How do Schools Support Students with Parents in Jail and Students who, Themselves, are Incarcerated?
Prison. . .Jail. . .Juvenile Correction. . . Detention Facilities. . . Schools.
There has been a great deal of (appropriate) attention- - over the past few years- - on severing the “school-to-prison pipeline.” However, schools need to similarly pay attention to the concurrent reality (and impact) of students who have parents in jail, and students who, themselves, are either in juvenile correction facilities or even adult jails.
Two weeks ago (April 18, 2016), a KIDS COUNT Policy Report, A Shared Sentence: The Devastating Toll of Parental Incarceration on Kids, Families, and Communities was released by the Annie E. Casey Foundation.
The Report documents that in 2011-2012 (the year with the most-recent statistics), there were over 5.1 million children in the United States who had an incarcerated parent at some point in their lives- - 7% of the total child population.
This includes 503,000 children in California, 477,000 children in Texas, 312,000 children in Florida, and 61,000 children in my own state of Arkansas. Percentage-wise, 13% of the children in Kentucky have had a parent incarcerated- - the highest in the nation.
According to the Report, children with an incarcerated parent:
- Are typically younger than 10 (More than 15% of children with parents in federal prison, and 20% with parents in state prison are 4 years old or younger)
- Often live in low-income families of color (Compared with white peers, African-American and Latino children are over 7 and 2 times more likely, respectively, to have an incarcerated parent. Moreover, they typically live with a young single mother with limited education.)
- Are more likely to live with grandparents, family friends, or in foster care when their mother is incarcerated
But, there’s more. . . in fact, another 60,000 more.
According to another report issued just six months ago from The Council of State Governments Justice Center (November 5, 2015), Locked Out: Improving Educational and Vocational Outcomes for Incarcerated Youth, there are more than 60,000 youth who are incarcerated on any day in the United States.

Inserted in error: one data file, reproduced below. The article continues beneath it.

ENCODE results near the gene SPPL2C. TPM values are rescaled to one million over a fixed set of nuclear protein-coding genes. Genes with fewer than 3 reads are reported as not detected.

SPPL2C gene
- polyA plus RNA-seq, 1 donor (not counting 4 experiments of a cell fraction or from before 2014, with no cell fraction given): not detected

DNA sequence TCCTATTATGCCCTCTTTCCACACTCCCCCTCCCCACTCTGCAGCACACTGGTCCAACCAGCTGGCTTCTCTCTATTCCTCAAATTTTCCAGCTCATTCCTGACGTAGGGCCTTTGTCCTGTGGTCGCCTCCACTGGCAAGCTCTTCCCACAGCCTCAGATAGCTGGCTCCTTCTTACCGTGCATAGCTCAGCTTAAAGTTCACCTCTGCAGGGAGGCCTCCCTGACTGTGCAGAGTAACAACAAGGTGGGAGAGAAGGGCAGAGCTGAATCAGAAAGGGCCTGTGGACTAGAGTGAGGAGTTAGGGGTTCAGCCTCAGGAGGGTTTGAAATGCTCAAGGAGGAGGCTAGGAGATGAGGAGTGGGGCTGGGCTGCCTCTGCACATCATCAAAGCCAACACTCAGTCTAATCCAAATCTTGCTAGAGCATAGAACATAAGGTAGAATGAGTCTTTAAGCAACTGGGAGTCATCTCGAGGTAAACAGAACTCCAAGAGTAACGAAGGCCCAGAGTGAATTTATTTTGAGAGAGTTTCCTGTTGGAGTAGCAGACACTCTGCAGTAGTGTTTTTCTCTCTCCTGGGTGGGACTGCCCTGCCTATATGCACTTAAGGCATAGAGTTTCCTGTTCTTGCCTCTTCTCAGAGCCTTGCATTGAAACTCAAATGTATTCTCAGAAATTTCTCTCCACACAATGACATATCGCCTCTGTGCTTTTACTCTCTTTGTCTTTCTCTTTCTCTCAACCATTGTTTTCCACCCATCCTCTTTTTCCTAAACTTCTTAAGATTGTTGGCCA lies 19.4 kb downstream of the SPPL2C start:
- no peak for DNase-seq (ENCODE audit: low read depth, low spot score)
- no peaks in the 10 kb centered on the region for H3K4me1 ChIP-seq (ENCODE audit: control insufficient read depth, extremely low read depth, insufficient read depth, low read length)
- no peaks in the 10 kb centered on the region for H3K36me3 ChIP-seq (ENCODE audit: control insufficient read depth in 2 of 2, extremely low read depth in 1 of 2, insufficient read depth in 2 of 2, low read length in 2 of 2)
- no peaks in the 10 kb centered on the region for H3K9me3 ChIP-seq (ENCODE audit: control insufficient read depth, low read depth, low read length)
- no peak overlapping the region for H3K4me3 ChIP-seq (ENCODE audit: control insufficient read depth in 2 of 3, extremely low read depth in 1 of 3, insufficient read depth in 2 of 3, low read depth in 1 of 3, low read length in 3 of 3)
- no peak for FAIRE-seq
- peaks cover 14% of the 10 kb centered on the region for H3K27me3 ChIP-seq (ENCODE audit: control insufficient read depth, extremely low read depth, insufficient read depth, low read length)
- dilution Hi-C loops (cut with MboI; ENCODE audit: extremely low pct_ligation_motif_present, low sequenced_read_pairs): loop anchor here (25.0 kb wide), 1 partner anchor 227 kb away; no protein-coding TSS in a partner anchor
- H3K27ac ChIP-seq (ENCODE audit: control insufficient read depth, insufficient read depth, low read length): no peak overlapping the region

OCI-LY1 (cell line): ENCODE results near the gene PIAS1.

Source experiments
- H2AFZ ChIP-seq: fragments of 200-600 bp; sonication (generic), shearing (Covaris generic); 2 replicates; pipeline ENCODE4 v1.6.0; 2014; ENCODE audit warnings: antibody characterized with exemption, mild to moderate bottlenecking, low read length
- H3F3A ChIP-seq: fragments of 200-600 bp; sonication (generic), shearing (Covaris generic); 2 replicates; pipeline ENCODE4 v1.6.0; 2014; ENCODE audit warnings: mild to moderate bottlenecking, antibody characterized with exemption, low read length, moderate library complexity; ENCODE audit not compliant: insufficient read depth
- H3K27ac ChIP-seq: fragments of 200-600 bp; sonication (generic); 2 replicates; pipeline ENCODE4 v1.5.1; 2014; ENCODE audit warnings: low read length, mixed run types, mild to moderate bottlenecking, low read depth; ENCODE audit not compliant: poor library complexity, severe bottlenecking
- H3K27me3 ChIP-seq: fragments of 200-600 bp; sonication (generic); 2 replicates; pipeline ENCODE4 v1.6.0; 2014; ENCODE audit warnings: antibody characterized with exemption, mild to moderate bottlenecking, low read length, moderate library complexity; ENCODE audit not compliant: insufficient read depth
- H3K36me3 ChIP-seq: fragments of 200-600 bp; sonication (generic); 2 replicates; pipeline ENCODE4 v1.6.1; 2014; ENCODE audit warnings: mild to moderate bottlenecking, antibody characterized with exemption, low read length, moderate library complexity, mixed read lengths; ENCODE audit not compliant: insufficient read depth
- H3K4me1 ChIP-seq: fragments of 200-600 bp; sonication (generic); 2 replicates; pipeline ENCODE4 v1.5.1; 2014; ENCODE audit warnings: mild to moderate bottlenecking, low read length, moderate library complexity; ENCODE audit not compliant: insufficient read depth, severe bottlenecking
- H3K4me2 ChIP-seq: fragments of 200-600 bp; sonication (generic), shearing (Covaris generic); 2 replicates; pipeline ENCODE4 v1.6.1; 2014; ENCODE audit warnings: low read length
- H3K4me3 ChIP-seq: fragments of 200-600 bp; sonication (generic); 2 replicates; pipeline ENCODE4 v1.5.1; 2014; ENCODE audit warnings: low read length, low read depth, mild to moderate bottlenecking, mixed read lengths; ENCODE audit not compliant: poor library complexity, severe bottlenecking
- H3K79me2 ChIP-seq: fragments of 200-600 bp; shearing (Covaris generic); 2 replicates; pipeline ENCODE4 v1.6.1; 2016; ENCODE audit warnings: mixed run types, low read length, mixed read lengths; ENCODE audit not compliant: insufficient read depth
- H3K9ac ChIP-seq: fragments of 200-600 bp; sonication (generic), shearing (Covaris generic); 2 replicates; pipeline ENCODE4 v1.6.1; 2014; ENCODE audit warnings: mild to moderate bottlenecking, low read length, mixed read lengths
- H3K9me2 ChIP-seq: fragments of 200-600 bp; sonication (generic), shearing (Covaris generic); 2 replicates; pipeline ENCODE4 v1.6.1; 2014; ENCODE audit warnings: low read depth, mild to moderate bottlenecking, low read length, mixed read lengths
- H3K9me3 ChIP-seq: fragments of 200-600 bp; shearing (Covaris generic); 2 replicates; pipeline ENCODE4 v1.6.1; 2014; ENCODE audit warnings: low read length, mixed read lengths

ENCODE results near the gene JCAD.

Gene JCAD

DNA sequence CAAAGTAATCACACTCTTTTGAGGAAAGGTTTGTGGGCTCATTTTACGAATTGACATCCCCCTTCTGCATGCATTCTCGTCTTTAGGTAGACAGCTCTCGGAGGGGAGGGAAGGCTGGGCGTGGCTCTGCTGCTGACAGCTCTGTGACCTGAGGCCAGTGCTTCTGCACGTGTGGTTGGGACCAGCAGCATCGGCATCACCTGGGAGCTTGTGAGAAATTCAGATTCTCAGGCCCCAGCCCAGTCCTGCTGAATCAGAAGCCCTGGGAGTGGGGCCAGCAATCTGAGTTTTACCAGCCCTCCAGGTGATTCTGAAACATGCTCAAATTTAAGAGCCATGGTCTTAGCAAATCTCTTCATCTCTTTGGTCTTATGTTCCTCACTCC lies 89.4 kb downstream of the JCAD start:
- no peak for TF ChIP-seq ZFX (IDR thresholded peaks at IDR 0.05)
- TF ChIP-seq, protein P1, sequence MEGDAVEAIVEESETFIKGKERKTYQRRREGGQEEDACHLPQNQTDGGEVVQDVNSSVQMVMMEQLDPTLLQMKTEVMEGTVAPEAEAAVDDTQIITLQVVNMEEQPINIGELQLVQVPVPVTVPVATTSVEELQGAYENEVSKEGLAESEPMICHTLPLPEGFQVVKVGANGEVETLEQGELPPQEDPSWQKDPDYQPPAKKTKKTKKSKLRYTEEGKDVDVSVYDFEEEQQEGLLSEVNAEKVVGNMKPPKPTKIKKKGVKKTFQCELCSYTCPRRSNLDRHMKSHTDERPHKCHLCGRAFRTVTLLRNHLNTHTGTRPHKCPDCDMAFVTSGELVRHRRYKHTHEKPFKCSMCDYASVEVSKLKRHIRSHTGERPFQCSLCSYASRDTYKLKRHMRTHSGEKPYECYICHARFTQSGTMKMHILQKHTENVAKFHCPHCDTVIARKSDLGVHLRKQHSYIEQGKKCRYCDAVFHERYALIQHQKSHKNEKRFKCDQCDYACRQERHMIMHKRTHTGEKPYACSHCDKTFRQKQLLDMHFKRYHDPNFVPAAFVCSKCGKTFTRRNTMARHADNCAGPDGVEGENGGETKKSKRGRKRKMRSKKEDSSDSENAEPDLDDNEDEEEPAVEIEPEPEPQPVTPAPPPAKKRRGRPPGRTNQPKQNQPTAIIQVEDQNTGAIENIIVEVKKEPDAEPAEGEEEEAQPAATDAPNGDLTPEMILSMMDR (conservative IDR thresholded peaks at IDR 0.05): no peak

These 60,000 incarcerated youth include: 36,000 who are in state, court-ordered juvenile corrections facilities or centers (typically for 3 to 12 months); 18,000 who are in locally-run detention facilities (typically for less than 2 months as they wait for court adjudication); and 6,000 who are incarcerated in adult prisons or jails.
- Two-thirds of these are youth of color.
- Most of them are older than their assigned grade level in school (usually because they haven’t earned enough credits to advance), or have already dropped out of school.
- Many of them are functioning several grade levels below their peers in reading, math, and language arts; and 60% of them have repeated a grade.
- One-third of them are or should be receiving special education services.
- The majority have been suspended multiple times and/or expelled from their local schools.
- Many have pre-existing mental health concerns. In fact, some reports suggest that two-thirds of incarcerated youth could meet the criteria for a mental disorder- - with one-third needing ongoing clinical care.
The Psychoeducational Impact of Jail
There are clear psychological and educational effects when a student has a parent in jail, or is incarcerated him or herself.
The former students have little or no control over their home/family situations, and the adjustment to or the emotionality around the home/family situation often impacts their attendance, academic engagement, motivation, and performance. Significantly, students with incarcerated mothers have an increased risk of dropping out of school.